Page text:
Straining and scalar dissipation on material surfaces in turbulence: Implications for flamelets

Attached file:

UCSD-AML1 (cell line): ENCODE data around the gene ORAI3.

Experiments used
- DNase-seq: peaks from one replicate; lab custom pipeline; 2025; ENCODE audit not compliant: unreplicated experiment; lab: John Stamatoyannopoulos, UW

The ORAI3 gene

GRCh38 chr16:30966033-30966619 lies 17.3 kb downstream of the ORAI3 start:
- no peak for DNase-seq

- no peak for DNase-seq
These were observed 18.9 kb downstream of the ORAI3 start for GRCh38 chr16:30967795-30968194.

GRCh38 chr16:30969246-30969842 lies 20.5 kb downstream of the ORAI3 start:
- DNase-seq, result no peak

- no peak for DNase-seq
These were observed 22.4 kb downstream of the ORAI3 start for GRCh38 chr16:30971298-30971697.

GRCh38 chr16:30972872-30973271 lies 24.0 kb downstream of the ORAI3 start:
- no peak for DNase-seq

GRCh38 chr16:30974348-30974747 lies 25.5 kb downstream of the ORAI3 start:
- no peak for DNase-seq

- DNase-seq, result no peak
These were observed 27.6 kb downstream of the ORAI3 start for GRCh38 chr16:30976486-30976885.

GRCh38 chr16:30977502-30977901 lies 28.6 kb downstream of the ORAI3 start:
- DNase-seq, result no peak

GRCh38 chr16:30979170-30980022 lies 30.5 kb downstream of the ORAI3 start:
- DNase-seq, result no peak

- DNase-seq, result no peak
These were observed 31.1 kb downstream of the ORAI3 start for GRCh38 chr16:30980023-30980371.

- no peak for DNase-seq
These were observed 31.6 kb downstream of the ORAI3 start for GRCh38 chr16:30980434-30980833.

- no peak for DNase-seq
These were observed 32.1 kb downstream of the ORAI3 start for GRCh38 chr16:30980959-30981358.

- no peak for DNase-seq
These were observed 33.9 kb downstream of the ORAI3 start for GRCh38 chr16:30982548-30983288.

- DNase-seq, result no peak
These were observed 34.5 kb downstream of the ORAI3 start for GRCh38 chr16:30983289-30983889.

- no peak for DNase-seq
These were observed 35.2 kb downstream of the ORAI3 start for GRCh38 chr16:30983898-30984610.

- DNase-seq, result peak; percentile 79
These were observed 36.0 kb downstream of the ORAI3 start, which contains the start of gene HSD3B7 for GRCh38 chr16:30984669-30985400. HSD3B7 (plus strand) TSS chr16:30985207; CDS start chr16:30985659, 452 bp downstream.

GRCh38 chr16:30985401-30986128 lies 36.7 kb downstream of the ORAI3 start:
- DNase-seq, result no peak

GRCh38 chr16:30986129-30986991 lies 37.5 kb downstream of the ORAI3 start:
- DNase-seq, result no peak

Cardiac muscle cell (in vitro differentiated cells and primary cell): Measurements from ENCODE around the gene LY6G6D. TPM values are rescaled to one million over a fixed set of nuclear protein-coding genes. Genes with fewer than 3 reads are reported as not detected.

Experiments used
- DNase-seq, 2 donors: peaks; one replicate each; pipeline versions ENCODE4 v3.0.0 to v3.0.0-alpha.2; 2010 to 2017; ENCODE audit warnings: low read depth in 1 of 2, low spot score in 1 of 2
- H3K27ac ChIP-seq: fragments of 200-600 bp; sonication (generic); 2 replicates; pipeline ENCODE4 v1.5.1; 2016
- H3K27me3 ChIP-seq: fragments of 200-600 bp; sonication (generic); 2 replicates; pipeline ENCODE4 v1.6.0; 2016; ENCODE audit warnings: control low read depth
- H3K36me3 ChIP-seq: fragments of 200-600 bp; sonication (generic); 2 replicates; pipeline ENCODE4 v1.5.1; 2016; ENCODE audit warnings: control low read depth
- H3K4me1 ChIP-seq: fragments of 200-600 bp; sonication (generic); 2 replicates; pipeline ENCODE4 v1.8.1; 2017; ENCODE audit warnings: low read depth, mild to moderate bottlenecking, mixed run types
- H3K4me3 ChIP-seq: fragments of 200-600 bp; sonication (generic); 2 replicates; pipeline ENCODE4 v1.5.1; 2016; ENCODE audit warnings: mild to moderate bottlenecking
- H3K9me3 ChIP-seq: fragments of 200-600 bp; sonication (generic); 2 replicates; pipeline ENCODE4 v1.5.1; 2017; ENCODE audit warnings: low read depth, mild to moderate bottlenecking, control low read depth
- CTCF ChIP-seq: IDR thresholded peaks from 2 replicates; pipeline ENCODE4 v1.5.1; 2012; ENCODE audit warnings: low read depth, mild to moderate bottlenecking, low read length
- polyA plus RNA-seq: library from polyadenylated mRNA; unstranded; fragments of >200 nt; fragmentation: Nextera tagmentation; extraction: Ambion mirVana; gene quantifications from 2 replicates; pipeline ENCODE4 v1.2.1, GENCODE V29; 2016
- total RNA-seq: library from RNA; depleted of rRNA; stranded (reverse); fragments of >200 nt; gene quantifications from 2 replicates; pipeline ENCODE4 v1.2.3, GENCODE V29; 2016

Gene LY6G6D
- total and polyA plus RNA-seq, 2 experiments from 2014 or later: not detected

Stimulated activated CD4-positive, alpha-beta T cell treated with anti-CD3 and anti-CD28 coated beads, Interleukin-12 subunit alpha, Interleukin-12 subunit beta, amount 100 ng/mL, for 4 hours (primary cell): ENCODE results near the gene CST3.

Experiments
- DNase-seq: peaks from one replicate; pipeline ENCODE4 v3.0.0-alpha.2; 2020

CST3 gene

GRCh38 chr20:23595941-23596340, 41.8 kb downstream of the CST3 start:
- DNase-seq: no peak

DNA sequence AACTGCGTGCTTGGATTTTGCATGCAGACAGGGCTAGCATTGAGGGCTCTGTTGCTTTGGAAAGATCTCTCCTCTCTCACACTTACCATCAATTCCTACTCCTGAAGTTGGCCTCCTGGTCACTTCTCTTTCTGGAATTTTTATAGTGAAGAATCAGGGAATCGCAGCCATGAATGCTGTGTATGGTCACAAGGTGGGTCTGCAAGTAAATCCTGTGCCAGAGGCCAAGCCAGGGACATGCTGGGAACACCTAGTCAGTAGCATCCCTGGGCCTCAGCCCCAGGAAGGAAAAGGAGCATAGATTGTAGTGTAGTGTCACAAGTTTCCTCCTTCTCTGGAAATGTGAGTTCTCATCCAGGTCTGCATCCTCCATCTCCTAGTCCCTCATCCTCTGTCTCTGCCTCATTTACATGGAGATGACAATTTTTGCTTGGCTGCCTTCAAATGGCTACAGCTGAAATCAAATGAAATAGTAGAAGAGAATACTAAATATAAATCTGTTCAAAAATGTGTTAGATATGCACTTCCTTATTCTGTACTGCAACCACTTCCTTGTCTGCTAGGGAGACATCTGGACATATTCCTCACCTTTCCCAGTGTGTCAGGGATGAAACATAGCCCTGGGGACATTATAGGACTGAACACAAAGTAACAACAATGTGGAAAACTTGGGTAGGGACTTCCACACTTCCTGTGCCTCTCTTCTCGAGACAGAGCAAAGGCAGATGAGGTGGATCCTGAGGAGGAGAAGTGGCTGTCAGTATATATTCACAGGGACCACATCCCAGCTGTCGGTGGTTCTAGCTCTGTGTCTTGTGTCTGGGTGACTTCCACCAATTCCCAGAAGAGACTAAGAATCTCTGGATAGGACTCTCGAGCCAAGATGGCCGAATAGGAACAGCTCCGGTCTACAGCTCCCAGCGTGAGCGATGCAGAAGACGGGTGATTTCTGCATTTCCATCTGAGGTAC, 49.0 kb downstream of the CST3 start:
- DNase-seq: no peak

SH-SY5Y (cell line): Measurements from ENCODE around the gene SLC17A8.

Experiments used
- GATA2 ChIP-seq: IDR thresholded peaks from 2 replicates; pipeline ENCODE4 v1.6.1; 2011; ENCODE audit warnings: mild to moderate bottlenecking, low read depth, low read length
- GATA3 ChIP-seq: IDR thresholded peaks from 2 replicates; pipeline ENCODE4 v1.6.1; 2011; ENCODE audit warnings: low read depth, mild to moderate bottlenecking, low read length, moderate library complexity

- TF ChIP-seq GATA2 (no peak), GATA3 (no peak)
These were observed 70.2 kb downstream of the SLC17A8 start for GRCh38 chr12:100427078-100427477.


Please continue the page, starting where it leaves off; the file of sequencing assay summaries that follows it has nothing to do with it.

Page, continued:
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Direct numerical simulations of turbulence are used to examine the straining on material surfaces, and the behavior of thin diffusive layers. The results are related to questions arising in the study of turbulent premixed and diffusion flames in the flamelet regime. The simulations are of constant-density, homogeneous, isotropic turbulence, with artificial forcing of the velocity field to maintain statistical stationarity. Taylor-scale Reynolds numbers (R) up to 93 are achieved. It is found that the total rate-of-strain a in the tangent plane of a material surface is positive (i.e., extensive) with 80% probability. This straining causes the area of the surface to double every 2.5 Kolmogorov time scales (). A premixed flamelet can be viewed as a surface that propagates at a speed w (i.e., the local laminar flame speed) relative to the fluid ahead. It is shown that the distance z between such a propagating surface and an initially coincident material surface remains small if w is small compared to the Kolmogorov velocity scale. For this case, the statistics of z are characterized. Subject to certain assumptions, the thin diffusive layers between blobs of fluid of different concentration adopt a self-similar form (at least for small times). It is found that the scalar dissipation 0 in the center of these layers is approximately log-normally distributed. The mean thickness of these layers is approximately 2 Batchelor scales, and is less than 5 Batchelor scales with 98% probability. The joint probability density of 0 and a shows that 0 fluctuates significantly about its quasi-static value based on a (for a > 0). The integral time scales of a and 0 are found to be approximately and 4, respectively. None of the results obtained shows significant Reynolds-number dependence when normalized by the Kolmogorov scales. 1990.